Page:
Distinct roles of Akt1 and Akt2 in regulating cell migration and epithelial-mesenchymal transition.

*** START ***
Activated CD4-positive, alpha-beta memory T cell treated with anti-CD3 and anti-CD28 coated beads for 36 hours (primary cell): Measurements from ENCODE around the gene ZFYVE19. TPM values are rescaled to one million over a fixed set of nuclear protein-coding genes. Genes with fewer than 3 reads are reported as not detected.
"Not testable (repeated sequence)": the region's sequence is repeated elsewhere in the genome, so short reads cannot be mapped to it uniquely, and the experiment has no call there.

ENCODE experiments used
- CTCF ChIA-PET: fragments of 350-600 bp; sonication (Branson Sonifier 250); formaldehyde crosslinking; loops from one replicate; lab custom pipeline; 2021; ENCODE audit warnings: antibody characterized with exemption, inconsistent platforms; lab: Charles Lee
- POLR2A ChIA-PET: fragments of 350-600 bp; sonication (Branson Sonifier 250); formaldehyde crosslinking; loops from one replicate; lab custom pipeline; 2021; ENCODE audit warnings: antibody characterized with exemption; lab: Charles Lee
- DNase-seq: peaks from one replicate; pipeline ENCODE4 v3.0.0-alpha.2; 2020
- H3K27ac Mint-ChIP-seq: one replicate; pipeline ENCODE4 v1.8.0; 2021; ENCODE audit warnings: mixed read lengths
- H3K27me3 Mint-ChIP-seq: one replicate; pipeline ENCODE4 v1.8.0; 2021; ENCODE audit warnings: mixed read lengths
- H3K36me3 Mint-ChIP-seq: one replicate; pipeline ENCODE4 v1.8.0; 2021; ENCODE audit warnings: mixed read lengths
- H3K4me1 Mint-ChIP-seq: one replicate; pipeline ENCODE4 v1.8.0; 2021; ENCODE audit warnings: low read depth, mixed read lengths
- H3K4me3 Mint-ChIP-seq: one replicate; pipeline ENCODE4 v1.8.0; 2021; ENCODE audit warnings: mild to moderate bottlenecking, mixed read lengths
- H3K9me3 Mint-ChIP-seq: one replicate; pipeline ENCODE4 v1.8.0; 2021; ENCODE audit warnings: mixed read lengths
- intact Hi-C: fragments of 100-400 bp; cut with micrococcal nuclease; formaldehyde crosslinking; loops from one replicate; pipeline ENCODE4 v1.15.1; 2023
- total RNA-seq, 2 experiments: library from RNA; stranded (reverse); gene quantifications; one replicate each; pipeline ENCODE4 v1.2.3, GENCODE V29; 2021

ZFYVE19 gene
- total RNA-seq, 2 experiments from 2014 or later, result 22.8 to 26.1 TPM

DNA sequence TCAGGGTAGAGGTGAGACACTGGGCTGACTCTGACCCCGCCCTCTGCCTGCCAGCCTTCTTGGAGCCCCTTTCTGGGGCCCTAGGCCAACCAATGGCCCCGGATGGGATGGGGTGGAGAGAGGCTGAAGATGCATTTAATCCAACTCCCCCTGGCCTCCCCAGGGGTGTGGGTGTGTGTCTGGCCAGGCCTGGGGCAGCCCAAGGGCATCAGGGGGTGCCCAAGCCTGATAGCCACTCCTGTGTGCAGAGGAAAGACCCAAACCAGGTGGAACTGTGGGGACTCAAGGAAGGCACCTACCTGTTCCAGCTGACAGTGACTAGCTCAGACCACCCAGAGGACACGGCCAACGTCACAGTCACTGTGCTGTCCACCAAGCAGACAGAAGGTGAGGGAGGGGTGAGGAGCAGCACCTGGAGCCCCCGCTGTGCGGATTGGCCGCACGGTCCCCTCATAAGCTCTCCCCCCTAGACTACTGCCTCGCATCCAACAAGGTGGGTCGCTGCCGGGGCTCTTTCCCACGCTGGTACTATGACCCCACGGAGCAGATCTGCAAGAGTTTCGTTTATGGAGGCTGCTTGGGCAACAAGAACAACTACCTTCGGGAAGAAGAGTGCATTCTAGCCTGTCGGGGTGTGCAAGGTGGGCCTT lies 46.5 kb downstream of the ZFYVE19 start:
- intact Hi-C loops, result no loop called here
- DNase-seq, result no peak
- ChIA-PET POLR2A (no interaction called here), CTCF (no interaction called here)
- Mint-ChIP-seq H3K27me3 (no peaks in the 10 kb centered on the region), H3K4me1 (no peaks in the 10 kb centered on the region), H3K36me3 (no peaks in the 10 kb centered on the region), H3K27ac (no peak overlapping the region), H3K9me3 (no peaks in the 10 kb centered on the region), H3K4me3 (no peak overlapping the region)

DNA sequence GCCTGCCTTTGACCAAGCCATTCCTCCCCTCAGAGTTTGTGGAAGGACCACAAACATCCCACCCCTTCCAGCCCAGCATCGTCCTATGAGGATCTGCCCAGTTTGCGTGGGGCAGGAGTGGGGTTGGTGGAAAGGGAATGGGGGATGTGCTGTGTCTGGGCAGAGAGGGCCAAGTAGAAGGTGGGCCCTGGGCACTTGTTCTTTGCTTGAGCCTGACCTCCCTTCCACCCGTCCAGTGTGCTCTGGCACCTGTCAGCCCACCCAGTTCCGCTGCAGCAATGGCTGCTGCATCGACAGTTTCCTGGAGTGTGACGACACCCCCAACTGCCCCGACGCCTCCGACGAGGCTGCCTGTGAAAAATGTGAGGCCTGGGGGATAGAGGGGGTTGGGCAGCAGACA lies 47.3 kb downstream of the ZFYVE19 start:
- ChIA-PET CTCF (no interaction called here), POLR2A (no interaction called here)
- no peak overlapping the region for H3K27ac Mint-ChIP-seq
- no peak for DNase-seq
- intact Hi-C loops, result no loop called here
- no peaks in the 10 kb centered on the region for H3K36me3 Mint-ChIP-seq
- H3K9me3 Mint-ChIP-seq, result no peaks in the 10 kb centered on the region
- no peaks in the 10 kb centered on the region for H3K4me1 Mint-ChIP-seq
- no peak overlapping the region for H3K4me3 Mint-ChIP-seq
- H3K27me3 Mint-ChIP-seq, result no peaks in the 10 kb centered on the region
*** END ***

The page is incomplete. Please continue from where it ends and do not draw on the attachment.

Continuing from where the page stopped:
The Akt family of kinases are activated by growth factors and regulate pleiotropic cellular activities. In this study, we provide evidence for isoform-specific positive and negative roles for Akt1 and -2 in regulating growth factor-stimulated phenotypes in breast epithelial cells. Insulin-like growth factor-I receptor (IGF-IR) hyperstimulation induced hyperproliferation and antiapoptotic activities that were reversed by Akt2 down-regulation. In contrast, Akt1 down-regulation in IGF-IR-stimulated cells promoted dramatic neomorphic effects characteristic of an epithelial-mesenchymal transition (EMT) and enhanced cell migration induced by IGF-I or EGF stimulation. The phenotypic effects of Akt1 down-regulation were accompanied by enhanced extracellular signal-related kinase (ERK) activation, which contributed to the induction of migration and EMT. Interestingly, down-regulation of Akt2 suppressed the EMT-like morphological conversion induced by Akt1 down-regulation in IGF-IR-overexpressing cells and inhibited migration in EGF-stimulated cells. These results highlight the distinct functions of Akt isoforms in regulating growth factor-stimulated EMT and cell migration, as well as the importance of Akt1 in cross-regulating the ERK signaling pathway.
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